Submit your question below about any cosmetic procedure to be considered for posting with an answer from one of our board-certified plastic surgeons.
Note: ASAPS cannot give advice about specific medical problems nor should answers provided by responding surgeons be substituted for a complete medical history, work-up and an in-personal medical/surgical consultation. Sorry we can't answer all questions. We try to select questions that have the widest general interest.
Should surgeons interfere when a patient goes too far with cosmetic surgery?
Plastic surgeons should always have the best interest of the patient at heart. Goals of plastic surgery are to improve physical characteristics to enhance natural beauty and quality of life. I feel the best plastic surgery is when it doesn't look like you've had a procedure. Too much plastic surgery tends to look unnatural and can make you look older than your stated age, distorting your features. It is our responsibility to say "no" to patients who have unrealistic expectations, or to patients who lose the perception of reality after reaping physical and emotional benefits of previous procedures and "want more".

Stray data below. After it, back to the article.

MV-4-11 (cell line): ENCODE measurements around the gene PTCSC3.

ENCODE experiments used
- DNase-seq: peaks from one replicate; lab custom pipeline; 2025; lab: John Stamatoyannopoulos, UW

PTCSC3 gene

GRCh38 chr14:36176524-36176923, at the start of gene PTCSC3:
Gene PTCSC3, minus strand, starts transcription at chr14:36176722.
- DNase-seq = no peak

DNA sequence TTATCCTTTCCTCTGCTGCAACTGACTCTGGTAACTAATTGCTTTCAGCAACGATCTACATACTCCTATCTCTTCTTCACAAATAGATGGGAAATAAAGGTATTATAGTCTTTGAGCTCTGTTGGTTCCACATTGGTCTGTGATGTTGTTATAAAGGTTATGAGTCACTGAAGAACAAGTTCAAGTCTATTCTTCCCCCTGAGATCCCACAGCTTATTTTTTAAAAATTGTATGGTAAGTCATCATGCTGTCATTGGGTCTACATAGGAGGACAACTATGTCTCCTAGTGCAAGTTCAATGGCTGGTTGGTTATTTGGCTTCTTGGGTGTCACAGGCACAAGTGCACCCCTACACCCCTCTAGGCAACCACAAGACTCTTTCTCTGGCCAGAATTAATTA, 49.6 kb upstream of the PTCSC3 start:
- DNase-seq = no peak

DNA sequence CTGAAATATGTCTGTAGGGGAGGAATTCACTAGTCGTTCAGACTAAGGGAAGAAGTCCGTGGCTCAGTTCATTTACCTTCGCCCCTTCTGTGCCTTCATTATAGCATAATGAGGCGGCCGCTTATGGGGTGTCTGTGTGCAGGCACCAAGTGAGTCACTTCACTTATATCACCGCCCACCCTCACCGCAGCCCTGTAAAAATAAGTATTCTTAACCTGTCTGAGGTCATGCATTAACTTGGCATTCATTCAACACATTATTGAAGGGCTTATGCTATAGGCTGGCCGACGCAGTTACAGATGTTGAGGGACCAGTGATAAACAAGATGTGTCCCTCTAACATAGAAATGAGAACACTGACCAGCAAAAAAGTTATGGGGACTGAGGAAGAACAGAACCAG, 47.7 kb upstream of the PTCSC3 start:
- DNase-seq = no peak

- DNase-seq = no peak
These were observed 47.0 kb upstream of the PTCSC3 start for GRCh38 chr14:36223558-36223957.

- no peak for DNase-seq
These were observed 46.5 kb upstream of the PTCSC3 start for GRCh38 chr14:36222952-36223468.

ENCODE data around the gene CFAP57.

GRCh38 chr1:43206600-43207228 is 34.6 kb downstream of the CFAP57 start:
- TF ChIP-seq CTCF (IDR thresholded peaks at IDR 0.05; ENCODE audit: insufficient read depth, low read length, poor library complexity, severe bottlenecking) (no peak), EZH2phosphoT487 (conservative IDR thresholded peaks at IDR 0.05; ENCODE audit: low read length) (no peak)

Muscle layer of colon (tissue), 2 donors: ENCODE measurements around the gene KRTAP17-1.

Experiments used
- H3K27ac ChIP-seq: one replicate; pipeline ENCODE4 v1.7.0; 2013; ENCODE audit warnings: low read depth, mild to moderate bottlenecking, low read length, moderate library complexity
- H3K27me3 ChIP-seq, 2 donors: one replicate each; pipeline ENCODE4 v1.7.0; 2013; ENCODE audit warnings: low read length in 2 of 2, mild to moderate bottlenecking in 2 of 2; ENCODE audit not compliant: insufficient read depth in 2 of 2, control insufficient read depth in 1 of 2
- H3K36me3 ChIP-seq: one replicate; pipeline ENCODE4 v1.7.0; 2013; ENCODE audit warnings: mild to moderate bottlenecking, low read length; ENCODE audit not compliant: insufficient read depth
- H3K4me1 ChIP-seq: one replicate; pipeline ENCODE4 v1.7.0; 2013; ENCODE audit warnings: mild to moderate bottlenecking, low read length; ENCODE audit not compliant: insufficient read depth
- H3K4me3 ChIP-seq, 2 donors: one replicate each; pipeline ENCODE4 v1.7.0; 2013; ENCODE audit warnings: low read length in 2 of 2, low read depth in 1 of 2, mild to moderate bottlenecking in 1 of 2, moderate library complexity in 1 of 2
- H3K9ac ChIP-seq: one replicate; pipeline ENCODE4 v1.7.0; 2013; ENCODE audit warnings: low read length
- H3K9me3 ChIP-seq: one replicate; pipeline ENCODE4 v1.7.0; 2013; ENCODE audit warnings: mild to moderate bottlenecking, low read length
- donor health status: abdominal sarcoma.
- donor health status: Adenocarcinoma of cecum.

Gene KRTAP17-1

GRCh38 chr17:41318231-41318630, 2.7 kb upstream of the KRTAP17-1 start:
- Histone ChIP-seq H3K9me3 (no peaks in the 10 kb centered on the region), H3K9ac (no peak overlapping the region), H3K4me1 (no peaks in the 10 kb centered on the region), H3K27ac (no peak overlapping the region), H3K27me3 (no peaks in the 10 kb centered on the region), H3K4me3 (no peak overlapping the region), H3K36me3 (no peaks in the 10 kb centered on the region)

We have an ethical and moral responsibility to take care of our patients and guide them into making realistic decisions about procedures. We also have to think about long-term consequences of repeated operations and uncorrectable deformities that can occur when too many procedures are performed. So yes, we should always interfere and turn away patients who go too far with cosmetic surgery.
H. A. Brown, MD
This question is more complex than it appears. Obviously, a surgeon should decline to offer surgery if it won't help the patient. Interfere suggests a more active role for the surgeon, and it is an unfortunate fact that the patient I turn down can go down the street and potentially book with another surgeon, and it is not my right or responsibility to interfere in this process. The definition of too far is not always obvious, with a wide spectrum of opinions - some would consider any cosmetic surgery too far!
M. L. Kreidstein, MD
Yes, and no. If a person suffers from body dysmorthic disorder and sees flaws that others do not, a plastic surgeon should not perform plastic surgery on a patient in this state of mind. Likewise if a patient seems addicted to surgical enhancements, ethical plastic surgeons would back away. However, there are some patients who undergo plastic surgery expecting a natural looking result. On occasion people can end up looking very unnatural and nothing like themselves. There are times when I will perform surgery to restore a natural look to patients who have had plastic surgery that results in pulled, stretched skin, hollowness in the eye area and sometimes rounded eyes.
M.M. Law, MD